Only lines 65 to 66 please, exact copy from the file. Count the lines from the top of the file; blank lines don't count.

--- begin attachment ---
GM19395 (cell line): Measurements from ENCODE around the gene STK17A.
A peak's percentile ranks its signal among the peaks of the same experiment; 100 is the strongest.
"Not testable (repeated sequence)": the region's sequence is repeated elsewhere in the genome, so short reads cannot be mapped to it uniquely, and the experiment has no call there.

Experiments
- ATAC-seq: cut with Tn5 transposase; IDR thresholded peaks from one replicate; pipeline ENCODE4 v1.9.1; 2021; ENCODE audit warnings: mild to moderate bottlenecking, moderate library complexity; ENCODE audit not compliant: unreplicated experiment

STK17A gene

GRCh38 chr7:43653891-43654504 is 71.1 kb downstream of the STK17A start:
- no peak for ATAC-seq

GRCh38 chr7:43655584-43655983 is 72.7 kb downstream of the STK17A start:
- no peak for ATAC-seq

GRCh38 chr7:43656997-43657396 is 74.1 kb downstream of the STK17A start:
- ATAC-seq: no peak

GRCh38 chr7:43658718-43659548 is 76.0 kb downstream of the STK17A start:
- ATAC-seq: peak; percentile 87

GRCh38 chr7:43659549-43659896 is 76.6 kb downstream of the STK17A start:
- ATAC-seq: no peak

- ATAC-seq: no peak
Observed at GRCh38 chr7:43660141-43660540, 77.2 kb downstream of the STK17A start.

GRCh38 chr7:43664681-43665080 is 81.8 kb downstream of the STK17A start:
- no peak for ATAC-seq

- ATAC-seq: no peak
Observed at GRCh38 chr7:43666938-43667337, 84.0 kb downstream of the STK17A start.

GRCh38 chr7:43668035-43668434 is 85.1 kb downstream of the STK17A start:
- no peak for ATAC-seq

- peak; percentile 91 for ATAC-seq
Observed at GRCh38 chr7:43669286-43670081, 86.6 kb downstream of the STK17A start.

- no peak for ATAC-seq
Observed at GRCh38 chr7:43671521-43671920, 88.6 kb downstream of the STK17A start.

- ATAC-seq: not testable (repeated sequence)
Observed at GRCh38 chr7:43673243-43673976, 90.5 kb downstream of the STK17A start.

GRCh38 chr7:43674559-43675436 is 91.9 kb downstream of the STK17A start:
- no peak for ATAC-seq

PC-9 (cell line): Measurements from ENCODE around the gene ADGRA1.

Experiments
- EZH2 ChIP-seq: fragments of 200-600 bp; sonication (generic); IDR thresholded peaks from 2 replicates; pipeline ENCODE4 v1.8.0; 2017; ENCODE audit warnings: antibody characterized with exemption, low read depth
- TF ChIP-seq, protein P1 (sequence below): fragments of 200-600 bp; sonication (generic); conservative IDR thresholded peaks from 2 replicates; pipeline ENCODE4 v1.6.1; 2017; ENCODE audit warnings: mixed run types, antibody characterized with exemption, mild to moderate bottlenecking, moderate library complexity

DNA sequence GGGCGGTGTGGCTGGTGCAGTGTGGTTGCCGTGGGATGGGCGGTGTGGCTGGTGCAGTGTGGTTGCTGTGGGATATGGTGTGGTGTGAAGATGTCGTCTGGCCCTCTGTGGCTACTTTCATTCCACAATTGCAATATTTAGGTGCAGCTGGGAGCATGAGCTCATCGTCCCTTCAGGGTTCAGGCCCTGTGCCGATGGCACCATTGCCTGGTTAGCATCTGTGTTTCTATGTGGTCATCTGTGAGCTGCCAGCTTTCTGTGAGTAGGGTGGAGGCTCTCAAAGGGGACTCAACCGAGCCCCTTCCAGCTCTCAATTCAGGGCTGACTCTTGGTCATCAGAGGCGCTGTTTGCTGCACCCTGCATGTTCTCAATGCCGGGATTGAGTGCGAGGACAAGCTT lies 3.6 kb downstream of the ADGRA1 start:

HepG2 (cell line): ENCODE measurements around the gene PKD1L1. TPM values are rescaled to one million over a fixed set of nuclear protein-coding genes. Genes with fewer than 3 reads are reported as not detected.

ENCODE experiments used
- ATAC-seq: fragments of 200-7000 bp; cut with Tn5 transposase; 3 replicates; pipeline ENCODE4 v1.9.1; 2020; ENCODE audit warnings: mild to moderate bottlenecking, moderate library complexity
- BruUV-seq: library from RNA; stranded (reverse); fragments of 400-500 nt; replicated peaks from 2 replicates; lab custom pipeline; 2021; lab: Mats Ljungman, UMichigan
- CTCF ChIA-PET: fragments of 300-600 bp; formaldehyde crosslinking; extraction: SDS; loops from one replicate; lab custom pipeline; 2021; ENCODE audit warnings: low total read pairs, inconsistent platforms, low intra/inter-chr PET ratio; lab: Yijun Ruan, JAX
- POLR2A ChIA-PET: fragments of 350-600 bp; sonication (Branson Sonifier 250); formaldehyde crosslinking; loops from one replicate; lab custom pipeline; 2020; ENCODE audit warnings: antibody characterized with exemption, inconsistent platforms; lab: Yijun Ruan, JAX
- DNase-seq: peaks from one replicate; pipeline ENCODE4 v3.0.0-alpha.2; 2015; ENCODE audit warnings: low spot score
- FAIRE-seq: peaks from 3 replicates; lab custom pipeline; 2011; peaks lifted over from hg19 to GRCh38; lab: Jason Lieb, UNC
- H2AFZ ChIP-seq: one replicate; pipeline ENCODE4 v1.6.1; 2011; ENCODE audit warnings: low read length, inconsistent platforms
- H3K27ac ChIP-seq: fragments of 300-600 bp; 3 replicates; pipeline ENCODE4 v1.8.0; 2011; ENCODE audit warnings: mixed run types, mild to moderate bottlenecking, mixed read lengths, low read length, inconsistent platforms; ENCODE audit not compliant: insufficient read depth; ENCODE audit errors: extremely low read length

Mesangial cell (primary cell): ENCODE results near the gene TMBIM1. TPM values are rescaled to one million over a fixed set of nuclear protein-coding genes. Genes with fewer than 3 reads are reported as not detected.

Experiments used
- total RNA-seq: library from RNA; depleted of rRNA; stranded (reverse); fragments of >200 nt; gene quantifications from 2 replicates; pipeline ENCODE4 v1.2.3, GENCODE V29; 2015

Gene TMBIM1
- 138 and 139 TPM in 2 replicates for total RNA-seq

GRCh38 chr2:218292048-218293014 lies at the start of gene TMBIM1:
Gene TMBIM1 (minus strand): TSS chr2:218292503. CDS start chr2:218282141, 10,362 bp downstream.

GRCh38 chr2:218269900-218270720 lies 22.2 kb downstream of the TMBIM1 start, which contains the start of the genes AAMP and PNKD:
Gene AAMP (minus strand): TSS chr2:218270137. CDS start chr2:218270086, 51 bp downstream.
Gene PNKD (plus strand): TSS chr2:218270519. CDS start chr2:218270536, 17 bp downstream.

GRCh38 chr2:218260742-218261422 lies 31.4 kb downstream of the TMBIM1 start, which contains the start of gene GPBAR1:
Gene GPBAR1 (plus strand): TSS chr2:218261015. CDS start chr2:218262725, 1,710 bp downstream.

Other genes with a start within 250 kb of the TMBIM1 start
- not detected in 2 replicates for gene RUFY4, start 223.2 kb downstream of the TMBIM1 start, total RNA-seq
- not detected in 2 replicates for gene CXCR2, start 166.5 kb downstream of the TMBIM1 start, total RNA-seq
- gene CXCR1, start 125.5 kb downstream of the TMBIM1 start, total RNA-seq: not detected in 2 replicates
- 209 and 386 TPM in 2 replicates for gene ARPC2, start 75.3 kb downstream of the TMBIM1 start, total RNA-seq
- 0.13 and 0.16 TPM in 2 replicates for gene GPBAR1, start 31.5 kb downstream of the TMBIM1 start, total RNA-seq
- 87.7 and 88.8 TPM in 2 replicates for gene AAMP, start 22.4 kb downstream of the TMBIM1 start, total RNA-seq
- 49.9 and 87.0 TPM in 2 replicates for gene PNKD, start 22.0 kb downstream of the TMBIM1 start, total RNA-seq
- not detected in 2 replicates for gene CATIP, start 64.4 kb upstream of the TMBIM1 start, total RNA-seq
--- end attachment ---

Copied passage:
- 0.13 and 0.16 TPM in 2 replicates for gene GPBAR1, start 31.5 kb downstream of the TMBIM1 start, total RNA-seq
- 87.7 and 88.8 TPM in 2 replicates for gene AAMP, start 22.4 kb downstream of the TMBIM1 start, total RNA-seq